Baltimore ended 2019 with 348 homicides, the second highest total on record and the worst count since 1993. By Wednesday, 15 people had been killed in 15 days this year. City leaders continue to grasp for some way to stem the violence.

In her op-ed last week in USA Today, Mosby and Kimberly Foxx, state’s attorney for Cook County, Illinois, called attention to the case in Missouri of Lamar Johnson. The 45-year-old has spent more than half his life behind bars for a murder he did not commit, Mosby and Foxx wrote.

Mosby said she has faced opposition to her efforts to bring criminal justice reform to Baltimore. She wrote in the op-ed that the Maryland State’s Attorneys’ Association opposed legislation she backed to erase old convictions in cases brought by the corrupt Gun Trace Task Force.

Baltimore County State’s Attorney Scott Shellenberger said members of the association in fact helped write and pass a final version of the law.

Meanwhile, Mosby has come under fire from the police union ever since she charged six officers in the 2015 death of Freddie Gray. None were convicted.

In an October report titled “The Mismanagement of The Baltimore Police Department and its Impact on Public Safety,” union leaders took issue with her again.

“It is no secret to our membership that the policies and decisions made by the State’s Attorney’s Office are based on personal biases and social beliefs, as opposed to the law," the report reads. "The resulting lack of proactive engagement reduces the impact of officers on violent crime, crime prevention, and intelligence gathering.”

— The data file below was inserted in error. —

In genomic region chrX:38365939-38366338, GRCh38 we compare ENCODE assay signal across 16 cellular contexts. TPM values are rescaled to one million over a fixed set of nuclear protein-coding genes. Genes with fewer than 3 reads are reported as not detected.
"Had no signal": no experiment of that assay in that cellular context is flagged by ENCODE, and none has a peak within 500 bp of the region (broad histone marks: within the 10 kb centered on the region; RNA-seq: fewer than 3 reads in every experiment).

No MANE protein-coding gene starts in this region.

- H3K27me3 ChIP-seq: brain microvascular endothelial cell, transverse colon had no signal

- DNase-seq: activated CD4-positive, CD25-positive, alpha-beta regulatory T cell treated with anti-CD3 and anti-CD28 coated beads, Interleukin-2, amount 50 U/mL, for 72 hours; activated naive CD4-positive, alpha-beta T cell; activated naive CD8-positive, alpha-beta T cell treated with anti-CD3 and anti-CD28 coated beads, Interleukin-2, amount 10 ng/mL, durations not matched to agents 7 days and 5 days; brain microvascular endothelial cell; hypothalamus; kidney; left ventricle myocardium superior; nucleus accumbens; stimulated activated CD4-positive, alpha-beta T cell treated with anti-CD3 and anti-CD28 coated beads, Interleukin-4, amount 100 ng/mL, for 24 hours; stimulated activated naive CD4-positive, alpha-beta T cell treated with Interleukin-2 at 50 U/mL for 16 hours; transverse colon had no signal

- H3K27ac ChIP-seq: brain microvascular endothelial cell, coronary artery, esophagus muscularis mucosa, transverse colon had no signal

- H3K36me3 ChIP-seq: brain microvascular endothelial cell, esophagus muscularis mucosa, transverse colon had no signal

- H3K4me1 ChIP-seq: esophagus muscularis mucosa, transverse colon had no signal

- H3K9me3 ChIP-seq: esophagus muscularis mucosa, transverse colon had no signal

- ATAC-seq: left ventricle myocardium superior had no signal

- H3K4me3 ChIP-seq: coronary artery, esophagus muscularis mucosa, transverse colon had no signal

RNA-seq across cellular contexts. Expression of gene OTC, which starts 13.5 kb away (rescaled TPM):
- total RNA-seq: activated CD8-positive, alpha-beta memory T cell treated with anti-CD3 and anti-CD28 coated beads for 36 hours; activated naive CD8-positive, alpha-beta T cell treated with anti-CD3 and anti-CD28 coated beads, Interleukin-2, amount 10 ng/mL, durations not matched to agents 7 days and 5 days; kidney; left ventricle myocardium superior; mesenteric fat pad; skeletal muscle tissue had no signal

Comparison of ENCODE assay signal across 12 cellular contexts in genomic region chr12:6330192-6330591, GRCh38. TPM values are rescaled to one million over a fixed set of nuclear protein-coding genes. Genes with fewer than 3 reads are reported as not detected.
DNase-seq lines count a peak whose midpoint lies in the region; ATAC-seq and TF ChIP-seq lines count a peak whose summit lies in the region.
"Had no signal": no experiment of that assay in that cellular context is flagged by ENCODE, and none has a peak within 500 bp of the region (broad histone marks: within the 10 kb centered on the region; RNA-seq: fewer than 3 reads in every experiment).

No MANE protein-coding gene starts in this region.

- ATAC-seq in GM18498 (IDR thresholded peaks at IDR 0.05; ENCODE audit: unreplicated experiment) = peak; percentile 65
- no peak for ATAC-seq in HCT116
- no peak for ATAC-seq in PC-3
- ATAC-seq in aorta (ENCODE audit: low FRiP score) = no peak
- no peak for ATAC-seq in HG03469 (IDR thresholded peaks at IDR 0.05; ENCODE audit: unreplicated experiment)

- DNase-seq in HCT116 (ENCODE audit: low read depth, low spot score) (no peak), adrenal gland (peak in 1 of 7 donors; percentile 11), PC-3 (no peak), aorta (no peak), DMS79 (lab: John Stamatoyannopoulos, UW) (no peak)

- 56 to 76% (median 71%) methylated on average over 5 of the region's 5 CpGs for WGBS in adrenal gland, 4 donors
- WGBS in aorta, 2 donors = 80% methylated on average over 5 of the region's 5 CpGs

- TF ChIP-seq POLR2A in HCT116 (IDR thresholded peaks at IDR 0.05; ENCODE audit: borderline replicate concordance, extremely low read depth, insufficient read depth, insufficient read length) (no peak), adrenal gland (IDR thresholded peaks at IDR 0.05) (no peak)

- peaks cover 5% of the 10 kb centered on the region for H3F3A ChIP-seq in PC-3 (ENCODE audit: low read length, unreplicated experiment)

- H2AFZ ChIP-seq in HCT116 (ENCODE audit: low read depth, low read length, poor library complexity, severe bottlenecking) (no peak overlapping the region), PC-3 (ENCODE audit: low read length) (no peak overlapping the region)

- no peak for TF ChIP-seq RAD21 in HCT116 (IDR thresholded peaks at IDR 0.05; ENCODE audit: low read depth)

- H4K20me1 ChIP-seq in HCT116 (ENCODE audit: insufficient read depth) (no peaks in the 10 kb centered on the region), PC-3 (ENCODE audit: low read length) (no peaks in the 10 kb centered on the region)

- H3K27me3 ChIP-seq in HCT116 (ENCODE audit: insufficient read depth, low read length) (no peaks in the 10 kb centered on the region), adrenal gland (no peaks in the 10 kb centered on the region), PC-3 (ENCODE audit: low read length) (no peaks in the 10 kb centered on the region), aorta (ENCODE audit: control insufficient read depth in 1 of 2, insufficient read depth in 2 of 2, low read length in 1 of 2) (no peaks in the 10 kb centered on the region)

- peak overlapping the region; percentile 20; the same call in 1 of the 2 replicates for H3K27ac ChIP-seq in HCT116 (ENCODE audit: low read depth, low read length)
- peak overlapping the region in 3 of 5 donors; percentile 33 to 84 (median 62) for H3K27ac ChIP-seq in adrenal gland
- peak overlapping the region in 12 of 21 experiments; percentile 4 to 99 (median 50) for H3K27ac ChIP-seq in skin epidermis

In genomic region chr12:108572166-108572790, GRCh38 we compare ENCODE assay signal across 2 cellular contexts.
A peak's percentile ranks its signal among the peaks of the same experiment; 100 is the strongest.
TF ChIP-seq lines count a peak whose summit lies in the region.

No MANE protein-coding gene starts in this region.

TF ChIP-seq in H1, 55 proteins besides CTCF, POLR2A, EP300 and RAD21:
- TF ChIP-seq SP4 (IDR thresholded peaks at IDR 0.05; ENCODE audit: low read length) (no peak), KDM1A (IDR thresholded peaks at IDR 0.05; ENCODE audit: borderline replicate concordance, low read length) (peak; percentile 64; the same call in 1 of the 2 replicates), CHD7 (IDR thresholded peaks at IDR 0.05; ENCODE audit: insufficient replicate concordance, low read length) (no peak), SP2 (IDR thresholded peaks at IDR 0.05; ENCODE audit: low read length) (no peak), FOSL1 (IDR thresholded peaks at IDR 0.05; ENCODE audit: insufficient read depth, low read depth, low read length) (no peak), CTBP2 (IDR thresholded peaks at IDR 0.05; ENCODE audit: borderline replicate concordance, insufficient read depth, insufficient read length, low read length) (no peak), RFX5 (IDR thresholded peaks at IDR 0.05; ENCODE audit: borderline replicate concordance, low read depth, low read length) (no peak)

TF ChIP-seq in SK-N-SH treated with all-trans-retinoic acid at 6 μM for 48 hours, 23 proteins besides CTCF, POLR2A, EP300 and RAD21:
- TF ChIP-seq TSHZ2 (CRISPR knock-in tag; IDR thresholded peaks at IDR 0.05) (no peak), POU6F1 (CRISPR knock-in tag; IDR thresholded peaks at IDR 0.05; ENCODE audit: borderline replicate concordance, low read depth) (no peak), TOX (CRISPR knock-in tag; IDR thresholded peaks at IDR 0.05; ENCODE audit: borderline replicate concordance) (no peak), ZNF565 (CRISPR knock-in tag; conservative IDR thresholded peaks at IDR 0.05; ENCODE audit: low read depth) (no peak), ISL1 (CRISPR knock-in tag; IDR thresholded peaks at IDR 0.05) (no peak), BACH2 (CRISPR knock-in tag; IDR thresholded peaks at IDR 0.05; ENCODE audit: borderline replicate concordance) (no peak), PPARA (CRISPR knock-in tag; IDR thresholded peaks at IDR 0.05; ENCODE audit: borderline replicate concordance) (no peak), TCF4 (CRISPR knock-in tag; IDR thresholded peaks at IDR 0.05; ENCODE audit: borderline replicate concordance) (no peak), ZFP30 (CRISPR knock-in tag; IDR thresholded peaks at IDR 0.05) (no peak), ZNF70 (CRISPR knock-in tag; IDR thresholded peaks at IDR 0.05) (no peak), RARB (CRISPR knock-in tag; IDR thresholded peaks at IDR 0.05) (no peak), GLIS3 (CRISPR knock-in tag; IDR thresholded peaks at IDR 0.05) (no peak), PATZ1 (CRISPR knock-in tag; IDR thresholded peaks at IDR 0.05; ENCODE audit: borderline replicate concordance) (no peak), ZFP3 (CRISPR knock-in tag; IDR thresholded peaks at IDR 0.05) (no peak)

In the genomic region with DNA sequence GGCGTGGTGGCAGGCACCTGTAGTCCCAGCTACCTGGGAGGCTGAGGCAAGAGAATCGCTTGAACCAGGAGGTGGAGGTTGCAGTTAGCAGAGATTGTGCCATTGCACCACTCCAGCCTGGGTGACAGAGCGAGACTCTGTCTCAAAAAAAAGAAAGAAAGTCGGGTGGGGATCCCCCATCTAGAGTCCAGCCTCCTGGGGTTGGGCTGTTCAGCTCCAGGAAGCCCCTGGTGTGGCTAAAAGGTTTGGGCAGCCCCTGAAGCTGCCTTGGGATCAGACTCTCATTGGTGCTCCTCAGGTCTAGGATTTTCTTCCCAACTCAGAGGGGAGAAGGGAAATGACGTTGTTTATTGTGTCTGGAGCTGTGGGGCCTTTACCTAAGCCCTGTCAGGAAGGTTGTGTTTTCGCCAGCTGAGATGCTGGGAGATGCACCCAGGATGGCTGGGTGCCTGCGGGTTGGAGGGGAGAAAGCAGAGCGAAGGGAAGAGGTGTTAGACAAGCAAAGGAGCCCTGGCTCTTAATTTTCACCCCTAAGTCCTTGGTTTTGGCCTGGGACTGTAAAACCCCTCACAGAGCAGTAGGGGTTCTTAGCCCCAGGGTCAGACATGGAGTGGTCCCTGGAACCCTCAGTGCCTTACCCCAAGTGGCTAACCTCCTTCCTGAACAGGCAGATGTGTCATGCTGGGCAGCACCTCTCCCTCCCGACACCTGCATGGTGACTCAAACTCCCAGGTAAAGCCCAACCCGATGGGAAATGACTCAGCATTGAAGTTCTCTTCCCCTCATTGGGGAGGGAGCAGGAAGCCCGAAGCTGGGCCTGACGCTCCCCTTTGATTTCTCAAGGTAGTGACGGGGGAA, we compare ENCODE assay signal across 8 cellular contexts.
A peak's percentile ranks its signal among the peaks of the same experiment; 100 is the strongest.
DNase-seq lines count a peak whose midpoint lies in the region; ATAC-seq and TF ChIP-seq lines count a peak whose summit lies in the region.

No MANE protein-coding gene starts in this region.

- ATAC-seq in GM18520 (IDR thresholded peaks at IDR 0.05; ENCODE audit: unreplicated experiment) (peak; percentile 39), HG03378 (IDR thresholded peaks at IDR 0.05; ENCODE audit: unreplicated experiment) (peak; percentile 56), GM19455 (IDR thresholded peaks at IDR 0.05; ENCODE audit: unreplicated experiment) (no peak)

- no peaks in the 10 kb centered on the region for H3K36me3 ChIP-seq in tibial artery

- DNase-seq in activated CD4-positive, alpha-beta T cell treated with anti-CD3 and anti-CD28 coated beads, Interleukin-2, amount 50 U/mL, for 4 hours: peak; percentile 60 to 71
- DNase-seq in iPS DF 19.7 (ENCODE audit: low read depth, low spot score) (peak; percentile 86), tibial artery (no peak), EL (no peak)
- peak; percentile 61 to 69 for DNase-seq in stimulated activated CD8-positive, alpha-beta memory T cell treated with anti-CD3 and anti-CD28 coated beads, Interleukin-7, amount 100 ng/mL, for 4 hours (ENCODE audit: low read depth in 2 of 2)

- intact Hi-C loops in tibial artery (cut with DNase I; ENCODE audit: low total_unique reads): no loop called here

Union President Mike Mancuso wrote in an email Wednesday that the disagreement with Mosby always has been about her politics.

“We have never brought race or gender into any discussion about Marilyn Mosby,” he wrote. “We have, however, referred to her as an activist prosecutor, or social justice prosecutor, which was clearly on display yesterday in St. Louis.”

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Mosby became the youngest chief prosecutor in any major city in 2014, then won reelection four years later. She became the second black woman to lead the office, following Patricia Jessamy who served from 1995 to 2011.

Mosby has aligned herself with the most progressive district attorneys in America, pledging to stop prosecuting people in Baltimore for possessing marijuana and bringing criminal cases against police officers who she alleges have done wrong. Her conviction integrity unit has partnered with nonprofit innocence projects to set free Baltimore men who have been wrongly convicted and spent decades in prison.

Mosby also took to Facebook after the St. Louis rally, writing that her decision to prosecute officers in Gray’s death incited attacks “from all corners.”

“Death threats, Hate Mail, Protests outside of my house,” she wrote.

Her office provided a voicemail message left by an anonymous Missouri woman and laced with profanity and anger. The Sun verified the call.

“How dare you come to St. Louis!" the caller said. “You hate cops! You hate white people!”

Those angry words — they only got worse — underscored her remarks. Mosby said she understands how Gardner feels.

“I’m watching the suit," she said. “I think the nation is."